Monday, November 18, 2013

Arne Duncan: Sorry for 'White suburban moms' remark

This is not helping the cause.

U.S. Education Secretary Arne Duncan, not known for his timidity, defended the Common Core state standards to a gathering of state school superintendents last week by attacking a previously unknown enemy: suburban moms.

Duncan, speaking in Richmond on Friday, told the superintendents that he found it "fascinating" that the opposition to Common Core included "white suburban moms who - all of a sudden - their child isn't as brilliant as they thought they were, and their school isn't quite as good as they thought they were."

Well.

Update: 4:39 p.m.: Duncan apologized to CNN moments ago. "My wording, my phrasing, was a little clumsy, and I apologize for that," he said. That came after a day in which media coverage and backlash over the remarks intensified. According the Associated Press: "American Federation of Teachers president Randi Weingarten said Duncan "really doesn't get it." Rep. Steve Stockman, R-Texas, tweeted that Duncan "should be fired for dismissing #CommonCore critics as just white suburban moms with dumb kids."

Some quick background: The Common Core standards have been going through a bit of a rough patch lately. After officials in 48 states agreed on developing consistent, demanding math and reading standards for their students, a few states have hit the pause button, and others are wondering if they should back off their commitment.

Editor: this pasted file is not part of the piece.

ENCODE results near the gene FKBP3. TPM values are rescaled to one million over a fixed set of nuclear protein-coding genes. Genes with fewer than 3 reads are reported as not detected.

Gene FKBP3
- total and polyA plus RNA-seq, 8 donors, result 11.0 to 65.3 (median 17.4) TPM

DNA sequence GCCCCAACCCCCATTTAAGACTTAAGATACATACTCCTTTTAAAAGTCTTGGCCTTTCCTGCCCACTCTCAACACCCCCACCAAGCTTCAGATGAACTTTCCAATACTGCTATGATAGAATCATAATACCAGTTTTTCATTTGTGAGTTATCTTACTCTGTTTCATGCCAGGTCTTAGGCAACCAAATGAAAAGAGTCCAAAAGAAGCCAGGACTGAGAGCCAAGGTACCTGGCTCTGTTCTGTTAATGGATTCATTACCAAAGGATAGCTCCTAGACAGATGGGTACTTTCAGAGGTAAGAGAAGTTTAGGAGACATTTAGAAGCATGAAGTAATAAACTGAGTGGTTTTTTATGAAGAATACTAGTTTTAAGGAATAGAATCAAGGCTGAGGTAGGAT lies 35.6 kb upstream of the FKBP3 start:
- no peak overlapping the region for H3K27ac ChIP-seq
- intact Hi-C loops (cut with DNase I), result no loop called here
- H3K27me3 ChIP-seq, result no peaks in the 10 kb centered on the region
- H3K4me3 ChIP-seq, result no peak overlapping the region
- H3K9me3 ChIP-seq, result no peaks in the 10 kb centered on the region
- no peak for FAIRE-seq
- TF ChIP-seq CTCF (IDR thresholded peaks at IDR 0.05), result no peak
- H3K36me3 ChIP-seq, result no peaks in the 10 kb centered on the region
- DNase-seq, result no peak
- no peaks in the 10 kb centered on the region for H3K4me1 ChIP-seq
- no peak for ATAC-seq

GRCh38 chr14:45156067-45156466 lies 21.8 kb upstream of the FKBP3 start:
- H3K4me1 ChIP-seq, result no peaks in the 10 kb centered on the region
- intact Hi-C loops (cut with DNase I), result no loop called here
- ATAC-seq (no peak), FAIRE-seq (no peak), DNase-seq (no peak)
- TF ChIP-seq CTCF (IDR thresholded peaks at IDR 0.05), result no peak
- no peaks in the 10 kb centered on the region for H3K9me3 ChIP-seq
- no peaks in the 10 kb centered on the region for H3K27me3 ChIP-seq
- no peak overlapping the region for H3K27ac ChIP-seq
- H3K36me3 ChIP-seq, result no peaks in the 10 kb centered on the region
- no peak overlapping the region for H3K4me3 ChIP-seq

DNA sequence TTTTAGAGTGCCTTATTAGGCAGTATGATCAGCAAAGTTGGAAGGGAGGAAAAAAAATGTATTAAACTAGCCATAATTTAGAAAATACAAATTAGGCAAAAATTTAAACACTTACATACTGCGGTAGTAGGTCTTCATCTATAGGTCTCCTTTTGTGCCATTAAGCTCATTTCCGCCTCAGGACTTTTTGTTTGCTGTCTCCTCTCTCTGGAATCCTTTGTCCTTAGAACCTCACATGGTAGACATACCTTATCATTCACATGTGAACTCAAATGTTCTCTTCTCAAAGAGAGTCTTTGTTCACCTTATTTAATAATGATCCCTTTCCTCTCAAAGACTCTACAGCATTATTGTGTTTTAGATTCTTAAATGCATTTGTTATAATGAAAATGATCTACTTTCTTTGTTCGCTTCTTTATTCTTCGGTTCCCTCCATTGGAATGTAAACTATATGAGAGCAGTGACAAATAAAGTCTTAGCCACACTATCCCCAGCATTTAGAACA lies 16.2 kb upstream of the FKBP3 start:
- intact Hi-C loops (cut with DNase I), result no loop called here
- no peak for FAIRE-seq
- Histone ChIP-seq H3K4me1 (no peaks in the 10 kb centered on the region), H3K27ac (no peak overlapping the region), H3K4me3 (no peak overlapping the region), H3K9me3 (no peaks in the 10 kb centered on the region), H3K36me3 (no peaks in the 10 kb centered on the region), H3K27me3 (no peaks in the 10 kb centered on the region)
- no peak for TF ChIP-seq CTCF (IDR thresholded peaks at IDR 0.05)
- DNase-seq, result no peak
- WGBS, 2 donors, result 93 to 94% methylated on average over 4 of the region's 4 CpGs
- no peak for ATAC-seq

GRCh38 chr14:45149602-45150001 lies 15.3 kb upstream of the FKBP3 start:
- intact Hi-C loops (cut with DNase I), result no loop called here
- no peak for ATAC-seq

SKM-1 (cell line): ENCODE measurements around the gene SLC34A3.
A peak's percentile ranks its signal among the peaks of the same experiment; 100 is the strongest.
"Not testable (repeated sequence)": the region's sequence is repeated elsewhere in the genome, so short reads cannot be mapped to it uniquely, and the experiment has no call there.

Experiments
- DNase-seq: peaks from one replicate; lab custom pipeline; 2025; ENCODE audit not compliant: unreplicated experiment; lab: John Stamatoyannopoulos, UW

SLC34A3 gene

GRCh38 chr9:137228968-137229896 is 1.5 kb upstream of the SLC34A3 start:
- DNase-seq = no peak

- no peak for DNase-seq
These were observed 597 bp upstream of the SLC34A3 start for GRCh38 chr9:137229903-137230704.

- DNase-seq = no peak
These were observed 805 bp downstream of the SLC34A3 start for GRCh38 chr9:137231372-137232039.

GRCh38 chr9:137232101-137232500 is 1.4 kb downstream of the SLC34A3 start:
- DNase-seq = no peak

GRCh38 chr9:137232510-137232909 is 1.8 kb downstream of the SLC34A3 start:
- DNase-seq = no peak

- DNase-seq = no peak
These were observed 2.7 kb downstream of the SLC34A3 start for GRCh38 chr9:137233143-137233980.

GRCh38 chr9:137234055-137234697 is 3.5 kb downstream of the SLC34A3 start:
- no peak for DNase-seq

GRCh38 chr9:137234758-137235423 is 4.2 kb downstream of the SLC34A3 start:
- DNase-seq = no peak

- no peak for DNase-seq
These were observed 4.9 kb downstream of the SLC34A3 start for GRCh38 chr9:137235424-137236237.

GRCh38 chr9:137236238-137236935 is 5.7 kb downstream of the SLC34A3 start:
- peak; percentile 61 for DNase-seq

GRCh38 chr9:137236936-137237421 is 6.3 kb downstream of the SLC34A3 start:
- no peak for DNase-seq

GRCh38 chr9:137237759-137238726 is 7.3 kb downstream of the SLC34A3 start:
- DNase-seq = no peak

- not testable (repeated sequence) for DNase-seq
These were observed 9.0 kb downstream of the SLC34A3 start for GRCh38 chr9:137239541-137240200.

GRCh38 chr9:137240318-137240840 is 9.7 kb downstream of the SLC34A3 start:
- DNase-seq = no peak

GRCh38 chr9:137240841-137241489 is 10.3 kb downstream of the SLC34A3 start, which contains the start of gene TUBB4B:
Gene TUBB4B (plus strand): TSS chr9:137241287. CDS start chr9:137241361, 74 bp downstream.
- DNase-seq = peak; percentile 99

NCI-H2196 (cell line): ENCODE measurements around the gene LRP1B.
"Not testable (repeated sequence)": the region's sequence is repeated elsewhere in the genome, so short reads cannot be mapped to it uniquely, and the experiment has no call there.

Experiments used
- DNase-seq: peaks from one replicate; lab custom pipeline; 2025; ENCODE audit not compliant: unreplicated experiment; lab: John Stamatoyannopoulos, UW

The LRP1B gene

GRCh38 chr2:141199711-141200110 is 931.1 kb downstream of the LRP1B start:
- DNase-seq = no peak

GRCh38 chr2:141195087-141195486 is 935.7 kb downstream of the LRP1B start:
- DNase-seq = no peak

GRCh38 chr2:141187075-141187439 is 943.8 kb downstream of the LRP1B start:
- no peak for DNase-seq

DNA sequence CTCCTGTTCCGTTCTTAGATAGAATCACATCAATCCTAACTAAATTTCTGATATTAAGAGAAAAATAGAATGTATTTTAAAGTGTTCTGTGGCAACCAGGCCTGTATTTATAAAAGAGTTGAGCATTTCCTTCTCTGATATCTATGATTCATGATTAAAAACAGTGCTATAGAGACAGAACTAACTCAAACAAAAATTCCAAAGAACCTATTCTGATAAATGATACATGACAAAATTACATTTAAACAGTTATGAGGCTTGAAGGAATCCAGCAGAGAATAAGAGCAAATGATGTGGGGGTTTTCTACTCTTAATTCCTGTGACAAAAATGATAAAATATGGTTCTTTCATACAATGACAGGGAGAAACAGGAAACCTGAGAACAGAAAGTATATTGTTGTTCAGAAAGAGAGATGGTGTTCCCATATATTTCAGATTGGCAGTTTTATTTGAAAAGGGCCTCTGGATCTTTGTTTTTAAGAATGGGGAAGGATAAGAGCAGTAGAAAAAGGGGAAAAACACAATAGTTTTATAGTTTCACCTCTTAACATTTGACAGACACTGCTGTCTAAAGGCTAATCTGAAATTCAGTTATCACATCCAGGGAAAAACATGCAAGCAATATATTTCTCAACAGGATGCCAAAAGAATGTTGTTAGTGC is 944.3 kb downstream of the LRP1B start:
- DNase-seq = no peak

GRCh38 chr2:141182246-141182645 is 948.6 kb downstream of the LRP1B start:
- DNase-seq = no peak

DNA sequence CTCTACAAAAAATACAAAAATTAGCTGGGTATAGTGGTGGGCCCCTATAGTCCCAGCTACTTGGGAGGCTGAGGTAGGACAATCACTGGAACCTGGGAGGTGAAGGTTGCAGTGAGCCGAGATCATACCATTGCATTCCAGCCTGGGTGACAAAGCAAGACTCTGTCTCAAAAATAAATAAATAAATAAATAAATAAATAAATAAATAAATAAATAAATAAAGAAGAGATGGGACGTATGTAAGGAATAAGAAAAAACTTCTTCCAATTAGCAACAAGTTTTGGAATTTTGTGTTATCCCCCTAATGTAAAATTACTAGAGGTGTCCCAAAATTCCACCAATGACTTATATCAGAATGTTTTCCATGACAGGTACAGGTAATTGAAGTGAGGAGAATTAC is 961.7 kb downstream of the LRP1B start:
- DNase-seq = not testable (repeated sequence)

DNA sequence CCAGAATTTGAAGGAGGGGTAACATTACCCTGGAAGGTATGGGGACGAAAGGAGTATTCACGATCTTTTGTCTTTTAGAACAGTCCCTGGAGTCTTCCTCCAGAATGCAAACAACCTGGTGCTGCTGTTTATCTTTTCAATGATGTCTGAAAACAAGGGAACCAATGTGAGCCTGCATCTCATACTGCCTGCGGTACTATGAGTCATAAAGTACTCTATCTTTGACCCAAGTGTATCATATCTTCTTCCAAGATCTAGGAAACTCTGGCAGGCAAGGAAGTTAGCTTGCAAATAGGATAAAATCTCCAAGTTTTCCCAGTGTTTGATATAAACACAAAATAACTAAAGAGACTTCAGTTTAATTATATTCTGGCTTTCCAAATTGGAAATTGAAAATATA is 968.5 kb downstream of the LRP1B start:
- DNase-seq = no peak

Adding to the vulnerability: Several states, including North Carolina, are unveiling their first batch of results on standardized testing linked to the Core. The results have been jarring everywhere. In North Carolina, only 34 percent of eighth graders are proficient in math, with only 41 percent meeting reading standards.

The scores also revealed an achievement gap even starker than most imagined, with stunningly small percentages of low-income students scoring well across the country. Middle- and high-income students also are experiencing a drop in scores - albeit smaller. As you might expect, no one is happy to be surprised with a poor test score, especially when you thought your child and his/her school was doing just fine.

So there's a grain of truth in what Duncan said. He just didn't need to say it so acidly.

Duncan and Common Core's advocates already have to deal with opposition from conservatives who despise everything that the Obama administration touches. He has to fight the silly claims about a federal takeover of education, and the sillier claims about the Core being a vehicle for feds to collect data on students and their families.   

Some teachers also are unhappy with the lack of preparation and training they've been given in transitioning their classrooms to the new standards. But most threatening, perhaps, is the budding argument that the Core is just another education fad - and one that adds more testing to already burdened classrooms.

That's the kind of argument that suburban moms - and dads - can latch onto. The argument they need to hear is that the low scores they might be seeing are ultimately a good thing. They're showing how much better our schools need to be.

Duncan said that, too, on Friday. And he acknowledged that parents have been rattled. "You've bet your house and where you live and everything on 'My child's going to be prepared.' That can be a punch in the gut."

Yes. They didn't need a verbal kick in the teeth, too.

Peter St. Onge


16 comments:

CharlotteAppraiser said...

This administration is just full of race-baiters.

Willy Loman said...